Managing Stress pt. 1

This is the first of a three part series. In this series we will dis­cuss the sources of stress and then how to deal with them. I wrote this text a while back… So I was not fly­ing last night 😉 

Last night I was on a plane trip back home and I start­ed to talk about peo­ple being stressed in New York. When I land­ed and I was walk­ing out of the air­port I saw a fam­i­ly with three gen­er­a­tions, a grand­moth­er, moth­er and a young girl. They were com­ment­ing how just as they were get­ting out of the air­port them­selves, a per­son had pushed their way through the door with no con­sid­er­a­tion to oth­ers. They were bumped and the moth­er was clear­ly upset as made a bit to pro­tect her daugh­ter. Her con­clu­sion: “You land in this city and the stress just hits you in the face!”

Recent­ly I read a blog post by our col­leagues in the UK and they had an inter­est­ing arti­cle also on the sub­ject. I guess that stress in Lon­don is just as preva­lent as in New York… or maybe not? Do we have just a sin­gle def­i­n­i­tion for stress? Is all stress bad? Is there any­thing you can do about the stress you feel?

The clin­i­cal def­i­n­i­tion of stress and the day-to-day def­i­n­i­tions are very dif­fer­ent. The stress that we most­ly think about is that of the pres­sures we feel. These can have two sources, either it comes from oth­ers — such as the fam­i­ly last night at the air­port — or it can be the pres­sure you put on your­self your per­son­al expectations.

So where do we start?

Well, if we had a com­plete stress and pres­sure free life why would we get any­thing done? If there was no pres­sure, no hunger, no heat or cold, there would be noth­ing to motive us to do any­thing, to achieve any­thing. There­fore, some lev­el of pres­sure is both impor­tant and useful.

The prob­lem real­ly aris­es when the quan­ti­ty goes beyond a cer­tain thresh­old. Up to this point things are ok, we are feel­ing that added moti­va­tion to achieve, to win, to pro­duce and to act — how­ev­er, beyond that point…. we may just feel crushed!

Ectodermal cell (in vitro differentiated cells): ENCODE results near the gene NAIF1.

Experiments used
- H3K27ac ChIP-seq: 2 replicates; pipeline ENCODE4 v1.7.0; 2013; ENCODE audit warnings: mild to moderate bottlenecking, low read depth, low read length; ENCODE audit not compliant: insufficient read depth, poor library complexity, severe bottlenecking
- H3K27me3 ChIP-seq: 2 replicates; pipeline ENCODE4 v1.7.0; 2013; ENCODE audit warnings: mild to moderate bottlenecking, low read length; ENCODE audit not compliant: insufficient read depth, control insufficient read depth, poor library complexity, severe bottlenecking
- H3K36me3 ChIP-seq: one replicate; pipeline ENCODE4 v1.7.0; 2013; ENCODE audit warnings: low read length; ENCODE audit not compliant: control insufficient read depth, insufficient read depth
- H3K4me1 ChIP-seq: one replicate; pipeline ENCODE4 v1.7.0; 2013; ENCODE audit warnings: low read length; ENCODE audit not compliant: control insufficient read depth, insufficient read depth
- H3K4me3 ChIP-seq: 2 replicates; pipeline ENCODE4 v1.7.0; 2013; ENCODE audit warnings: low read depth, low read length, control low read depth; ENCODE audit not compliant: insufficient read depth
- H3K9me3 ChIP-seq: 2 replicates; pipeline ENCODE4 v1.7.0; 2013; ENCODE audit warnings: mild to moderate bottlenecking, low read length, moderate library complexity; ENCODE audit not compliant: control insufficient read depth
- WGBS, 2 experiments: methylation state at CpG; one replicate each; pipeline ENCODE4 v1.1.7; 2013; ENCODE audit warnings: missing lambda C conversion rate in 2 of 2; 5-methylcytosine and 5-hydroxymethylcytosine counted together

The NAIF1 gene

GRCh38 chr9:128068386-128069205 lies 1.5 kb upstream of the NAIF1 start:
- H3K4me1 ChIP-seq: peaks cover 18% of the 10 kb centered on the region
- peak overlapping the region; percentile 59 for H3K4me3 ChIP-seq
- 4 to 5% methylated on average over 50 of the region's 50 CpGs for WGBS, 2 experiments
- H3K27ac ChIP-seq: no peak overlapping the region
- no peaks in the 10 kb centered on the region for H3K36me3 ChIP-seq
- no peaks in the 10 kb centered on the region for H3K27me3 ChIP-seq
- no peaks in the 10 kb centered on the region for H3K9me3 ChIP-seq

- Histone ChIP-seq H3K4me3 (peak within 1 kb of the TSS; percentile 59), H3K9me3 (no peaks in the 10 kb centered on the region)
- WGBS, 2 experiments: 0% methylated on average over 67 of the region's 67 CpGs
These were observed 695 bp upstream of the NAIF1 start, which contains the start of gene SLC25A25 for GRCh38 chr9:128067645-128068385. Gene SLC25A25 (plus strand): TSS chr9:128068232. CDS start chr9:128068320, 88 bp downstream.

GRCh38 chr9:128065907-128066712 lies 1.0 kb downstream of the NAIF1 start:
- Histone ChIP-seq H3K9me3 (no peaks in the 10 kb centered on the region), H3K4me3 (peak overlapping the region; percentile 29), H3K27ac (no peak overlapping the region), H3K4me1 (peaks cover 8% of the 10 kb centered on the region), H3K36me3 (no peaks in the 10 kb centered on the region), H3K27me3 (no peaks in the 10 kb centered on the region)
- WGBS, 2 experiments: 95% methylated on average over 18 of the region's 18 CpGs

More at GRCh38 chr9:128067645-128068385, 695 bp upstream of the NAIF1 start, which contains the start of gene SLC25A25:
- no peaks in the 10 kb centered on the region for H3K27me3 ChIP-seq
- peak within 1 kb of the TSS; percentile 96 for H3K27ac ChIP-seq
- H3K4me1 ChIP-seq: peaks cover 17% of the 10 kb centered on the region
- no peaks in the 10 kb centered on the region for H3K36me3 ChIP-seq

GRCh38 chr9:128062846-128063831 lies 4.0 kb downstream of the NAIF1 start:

This may seem mun­dane, but it teach­es us a cou­ple of very impor­tant lessons as to how we can man­age our lev­els of stress and instead of feel­ing crushed, use that moti­va­tion to achieve your dreams. So let us have a quick summary:

  • we all need a cer­tain lev­el of stress;
  • this stress can be gen­er­at­ed by oth­ers or by ourselves;
  • beyond a thresh­old it can be crushing.

There­fore, the con­clu­sion is that we need to effec­tive­ly man­age our stress to keep it from going beyond the thresh­old but also fos­ter some to allow us to keep motivated.

Sure­ly the key ques­tion is “How?!“In the DeRose Method we teach tech­niques and con­cepts which work on all the sides of the stress equa­tion. Our Tech­niques will allow you to have at your dis­pos­al a tool­box to man­age the lev­els of stress that you can feel. Our Con­cepts will pro­vide alter­na­tive behav­iors that will help you to man­age stress from sources oth­er than yourself.

Togeth­er, the tech­niques and con­cepts of the DeRose Method will then raise your per­son­al thresh­old allow­ing you to become more com­fort­able at high­er lev­els of stress so that you can ben­e­fit from the addi­tion­al moti­va­tion with­out suffering.

In the sec­ond part of this post we will give you some tips which you can do at home, call it a pre­view of some of our tech­niques and con­cepts, which will get you start­ed in the path of man­ag­ing your stress so that you can ben­e­fit from its pos­i­tive effects alone.

2 thoughts on “Managing Stress pt. 1

Comments are closed.